Forecasting

The Metra experience in forecasting is that even a well thought out forecast is seldom right, but as long as the elements and assumptions are clearly stated, forecasting is a valuable tool.

The two driving forces are :
What the business environment will do.

  • Identify trends and follow through
  • Identify gaps and look for potential solutions

How the organisation reacts and takes advantage of the situation.
There are proprietary forecasting techniques, but they usually resolve down to anticipating the factors that will affect progress and making assumptions about timing and their weighted effect.
The first step is to list anticipated factors.

Metra Martech's approach is two-fold :

  • (i) Examine past data for trends and cycles, supply and demand, globalisation etc.
  • (ii) With the client, talk to (interview) suppliers, competition and users about trends, gaps and their foresight.

The second step is to organise the information so that a model can be built. Models vary from the very simple to giant and very complex ones.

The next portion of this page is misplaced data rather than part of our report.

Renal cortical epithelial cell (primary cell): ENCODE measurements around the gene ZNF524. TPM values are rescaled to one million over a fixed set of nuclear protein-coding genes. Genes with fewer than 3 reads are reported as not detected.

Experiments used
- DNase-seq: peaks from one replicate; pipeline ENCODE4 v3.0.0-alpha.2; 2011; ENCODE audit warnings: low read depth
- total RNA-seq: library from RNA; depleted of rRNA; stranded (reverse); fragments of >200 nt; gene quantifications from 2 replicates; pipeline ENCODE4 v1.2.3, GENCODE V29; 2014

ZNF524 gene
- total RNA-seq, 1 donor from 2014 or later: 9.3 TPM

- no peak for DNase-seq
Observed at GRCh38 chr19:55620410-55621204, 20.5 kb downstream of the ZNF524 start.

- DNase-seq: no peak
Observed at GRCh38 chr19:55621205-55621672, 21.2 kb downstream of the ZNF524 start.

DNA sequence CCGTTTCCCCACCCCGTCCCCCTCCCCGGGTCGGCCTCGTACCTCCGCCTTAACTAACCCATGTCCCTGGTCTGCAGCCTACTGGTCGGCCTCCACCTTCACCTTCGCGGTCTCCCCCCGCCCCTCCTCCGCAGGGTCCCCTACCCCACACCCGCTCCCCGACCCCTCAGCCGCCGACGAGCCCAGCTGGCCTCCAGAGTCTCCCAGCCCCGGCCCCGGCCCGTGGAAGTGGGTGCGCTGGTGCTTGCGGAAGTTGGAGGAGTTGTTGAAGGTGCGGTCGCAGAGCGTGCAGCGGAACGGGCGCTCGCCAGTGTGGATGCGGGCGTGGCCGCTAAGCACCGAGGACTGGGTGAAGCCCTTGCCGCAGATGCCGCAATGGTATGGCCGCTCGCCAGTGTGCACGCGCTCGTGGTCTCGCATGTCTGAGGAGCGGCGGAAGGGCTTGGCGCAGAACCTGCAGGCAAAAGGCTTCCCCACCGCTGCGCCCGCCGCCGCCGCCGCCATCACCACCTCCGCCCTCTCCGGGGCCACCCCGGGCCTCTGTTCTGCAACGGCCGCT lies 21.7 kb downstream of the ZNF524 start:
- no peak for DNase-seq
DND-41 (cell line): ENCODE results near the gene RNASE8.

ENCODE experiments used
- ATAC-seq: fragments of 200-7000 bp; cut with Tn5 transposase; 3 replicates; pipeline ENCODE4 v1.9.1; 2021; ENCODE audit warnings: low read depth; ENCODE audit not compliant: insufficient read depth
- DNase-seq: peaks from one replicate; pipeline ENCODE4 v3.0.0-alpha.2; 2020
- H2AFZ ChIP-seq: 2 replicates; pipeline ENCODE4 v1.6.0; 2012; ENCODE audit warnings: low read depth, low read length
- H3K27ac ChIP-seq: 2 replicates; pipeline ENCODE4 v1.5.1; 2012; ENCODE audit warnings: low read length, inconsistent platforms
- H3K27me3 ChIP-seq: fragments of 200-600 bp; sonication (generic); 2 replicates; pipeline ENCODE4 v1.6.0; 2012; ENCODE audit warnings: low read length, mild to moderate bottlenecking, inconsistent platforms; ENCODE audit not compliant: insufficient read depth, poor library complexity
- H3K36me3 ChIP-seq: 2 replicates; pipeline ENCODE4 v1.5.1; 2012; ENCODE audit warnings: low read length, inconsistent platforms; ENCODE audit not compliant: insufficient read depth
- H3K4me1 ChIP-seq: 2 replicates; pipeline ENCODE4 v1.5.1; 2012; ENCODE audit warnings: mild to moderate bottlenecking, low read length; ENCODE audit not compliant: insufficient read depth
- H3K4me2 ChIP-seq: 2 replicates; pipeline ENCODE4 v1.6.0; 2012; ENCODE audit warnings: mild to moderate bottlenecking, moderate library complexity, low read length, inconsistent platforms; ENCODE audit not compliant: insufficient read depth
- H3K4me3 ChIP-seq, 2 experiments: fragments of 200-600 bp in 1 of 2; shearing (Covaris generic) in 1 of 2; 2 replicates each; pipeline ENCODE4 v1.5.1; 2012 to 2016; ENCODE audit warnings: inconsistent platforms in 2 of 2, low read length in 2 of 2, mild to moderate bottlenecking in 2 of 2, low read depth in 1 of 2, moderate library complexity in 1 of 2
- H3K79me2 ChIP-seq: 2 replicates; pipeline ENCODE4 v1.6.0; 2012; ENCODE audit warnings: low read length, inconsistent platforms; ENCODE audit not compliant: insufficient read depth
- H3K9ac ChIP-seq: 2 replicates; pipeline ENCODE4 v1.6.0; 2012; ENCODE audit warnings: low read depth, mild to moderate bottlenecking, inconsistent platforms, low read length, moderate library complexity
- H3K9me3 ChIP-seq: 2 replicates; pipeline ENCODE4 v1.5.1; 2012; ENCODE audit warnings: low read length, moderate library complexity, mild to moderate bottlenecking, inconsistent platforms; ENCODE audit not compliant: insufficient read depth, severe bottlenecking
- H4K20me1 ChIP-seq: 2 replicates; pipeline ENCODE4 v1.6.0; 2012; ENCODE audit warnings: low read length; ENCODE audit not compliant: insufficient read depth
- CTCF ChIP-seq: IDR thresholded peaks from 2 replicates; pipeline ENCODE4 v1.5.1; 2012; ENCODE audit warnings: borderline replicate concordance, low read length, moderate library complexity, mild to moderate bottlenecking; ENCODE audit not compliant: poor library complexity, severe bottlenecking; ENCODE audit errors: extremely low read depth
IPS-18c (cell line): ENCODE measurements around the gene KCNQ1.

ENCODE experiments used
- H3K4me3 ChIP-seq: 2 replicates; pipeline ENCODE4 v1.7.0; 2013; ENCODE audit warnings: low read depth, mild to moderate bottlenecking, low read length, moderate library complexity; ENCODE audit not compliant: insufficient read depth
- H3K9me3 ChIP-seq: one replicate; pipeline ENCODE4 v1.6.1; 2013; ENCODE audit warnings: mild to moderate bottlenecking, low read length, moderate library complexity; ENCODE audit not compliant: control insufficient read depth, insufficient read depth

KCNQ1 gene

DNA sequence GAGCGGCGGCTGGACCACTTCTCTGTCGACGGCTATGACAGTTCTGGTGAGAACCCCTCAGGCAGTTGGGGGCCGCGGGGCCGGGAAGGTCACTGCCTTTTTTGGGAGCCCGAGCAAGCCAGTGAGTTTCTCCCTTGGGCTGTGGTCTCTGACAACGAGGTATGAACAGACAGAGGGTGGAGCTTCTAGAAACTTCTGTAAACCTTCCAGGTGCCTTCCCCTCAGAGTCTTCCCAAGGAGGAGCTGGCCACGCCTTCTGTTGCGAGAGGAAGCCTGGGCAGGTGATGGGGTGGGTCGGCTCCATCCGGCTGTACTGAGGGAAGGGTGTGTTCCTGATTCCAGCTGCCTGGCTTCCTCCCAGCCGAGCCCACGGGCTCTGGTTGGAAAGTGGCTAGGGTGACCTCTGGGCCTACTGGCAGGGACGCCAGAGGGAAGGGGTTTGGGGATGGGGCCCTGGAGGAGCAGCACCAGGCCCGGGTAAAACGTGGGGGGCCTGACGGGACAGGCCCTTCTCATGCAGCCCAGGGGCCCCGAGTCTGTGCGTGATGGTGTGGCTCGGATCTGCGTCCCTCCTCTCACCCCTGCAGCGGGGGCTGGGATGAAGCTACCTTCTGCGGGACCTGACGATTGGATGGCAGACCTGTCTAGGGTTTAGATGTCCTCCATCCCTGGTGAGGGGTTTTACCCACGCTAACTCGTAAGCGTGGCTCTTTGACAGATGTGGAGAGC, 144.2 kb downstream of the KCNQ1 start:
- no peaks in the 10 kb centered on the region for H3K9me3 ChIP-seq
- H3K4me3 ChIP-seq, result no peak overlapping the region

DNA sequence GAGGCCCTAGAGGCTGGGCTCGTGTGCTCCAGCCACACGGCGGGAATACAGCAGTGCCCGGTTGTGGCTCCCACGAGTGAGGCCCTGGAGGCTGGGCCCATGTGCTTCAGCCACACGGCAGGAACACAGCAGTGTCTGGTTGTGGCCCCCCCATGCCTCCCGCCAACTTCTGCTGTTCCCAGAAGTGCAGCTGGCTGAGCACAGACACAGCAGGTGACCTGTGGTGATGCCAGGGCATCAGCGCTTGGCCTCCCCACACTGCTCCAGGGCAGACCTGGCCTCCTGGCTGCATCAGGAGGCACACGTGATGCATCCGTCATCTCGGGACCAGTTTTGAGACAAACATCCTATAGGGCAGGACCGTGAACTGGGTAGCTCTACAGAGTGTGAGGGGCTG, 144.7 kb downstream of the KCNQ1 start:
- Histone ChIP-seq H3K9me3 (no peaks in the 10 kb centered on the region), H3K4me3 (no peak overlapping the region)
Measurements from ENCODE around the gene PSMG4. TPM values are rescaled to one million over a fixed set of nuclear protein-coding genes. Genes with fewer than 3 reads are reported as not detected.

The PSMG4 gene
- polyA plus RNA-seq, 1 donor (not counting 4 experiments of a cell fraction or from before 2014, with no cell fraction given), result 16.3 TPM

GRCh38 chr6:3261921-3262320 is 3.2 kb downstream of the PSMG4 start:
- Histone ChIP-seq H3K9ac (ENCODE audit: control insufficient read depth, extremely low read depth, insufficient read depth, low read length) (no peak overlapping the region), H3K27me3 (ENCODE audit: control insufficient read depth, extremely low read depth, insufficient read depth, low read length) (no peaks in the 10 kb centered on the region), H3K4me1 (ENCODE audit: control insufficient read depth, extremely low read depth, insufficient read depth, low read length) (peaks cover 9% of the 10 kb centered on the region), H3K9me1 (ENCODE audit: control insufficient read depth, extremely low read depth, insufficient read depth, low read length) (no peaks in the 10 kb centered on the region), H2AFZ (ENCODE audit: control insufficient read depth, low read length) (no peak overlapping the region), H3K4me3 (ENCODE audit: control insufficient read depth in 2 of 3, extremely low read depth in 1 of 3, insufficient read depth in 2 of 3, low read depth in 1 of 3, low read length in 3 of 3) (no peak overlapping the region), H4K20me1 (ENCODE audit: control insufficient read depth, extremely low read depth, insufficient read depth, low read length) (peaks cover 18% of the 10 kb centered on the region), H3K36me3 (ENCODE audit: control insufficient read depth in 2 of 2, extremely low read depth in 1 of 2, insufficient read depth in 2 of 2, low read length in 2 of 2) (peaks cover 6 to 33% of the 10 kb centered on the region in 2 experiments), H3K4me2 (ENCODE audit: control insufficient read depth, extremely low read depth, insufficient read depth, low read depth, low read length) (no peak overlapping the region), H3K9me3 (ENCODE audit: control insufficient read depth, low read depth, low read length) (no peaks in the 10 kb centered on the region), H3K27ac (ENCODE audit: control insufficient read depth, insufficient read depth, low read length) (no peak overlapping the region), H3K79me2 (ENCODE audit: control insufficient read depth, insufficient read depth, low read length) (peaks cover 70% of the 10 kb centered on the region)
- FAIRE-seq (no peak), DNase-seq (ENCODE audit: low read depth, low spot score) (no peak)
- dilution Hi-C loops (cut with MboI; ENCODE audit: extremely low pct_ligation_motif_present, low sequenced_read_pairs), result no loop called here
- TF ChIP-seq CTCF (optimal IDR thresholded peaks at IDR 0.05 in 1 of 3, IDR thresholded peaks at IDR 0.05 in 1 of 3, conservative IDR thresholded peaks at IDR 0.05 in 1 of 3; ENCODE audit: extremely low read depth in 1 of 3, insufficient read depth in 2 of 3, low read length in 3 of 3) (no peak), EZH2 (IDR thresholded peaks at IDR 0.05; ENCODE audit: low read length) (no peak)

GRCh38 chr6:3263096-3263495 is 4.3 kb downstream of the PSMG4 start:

The success of the model as a forecasting weapon is dependent on how easy it is to change the assumptions as new information becomes available, and on how well the factors are weighted against each other.

  • Identify "drivers" break the forecast down into components and rebuild the scenarios
  • Business trends/Social trends
  • Environment/Legislation
  • Visionary vs Reactionary/DELPHI

The forecaster's tools at this stage include the statistical analysis such as smoothing, regression, correlation, curve fitting and the elusive logistic or "S" curve.

Thereafter, the forecast moves into the visionary vs the reactionary stage. Here we are looking for opinion leaders rather than "science fiction" enthusiasts. We are also seeking out new and developing segments within the business. Here we apply the "what if" principle and develop measures of sensitivity to factors as well as confidence levels.

This usually involves careful discussions with industry watchers and participators as well as peripherally involved players. Metra Martech often have a better view than the specialist, focused client. This is followed by interactive development of cause and effect.

Metra experience over many years has given us a cautious confidence in the ability to produce valuable forecasting tools.

The sort of studies that we have tackled include :

  • Small commercial aircraft
  • Trade flows
  • Telecom equipment and services
  • Materials substitution
  • Aspects of the building industry
  • Small engines
  • Use of electronic media
  • Medical diagnostics
  • Environmental developments
  • Energy use
  • etc.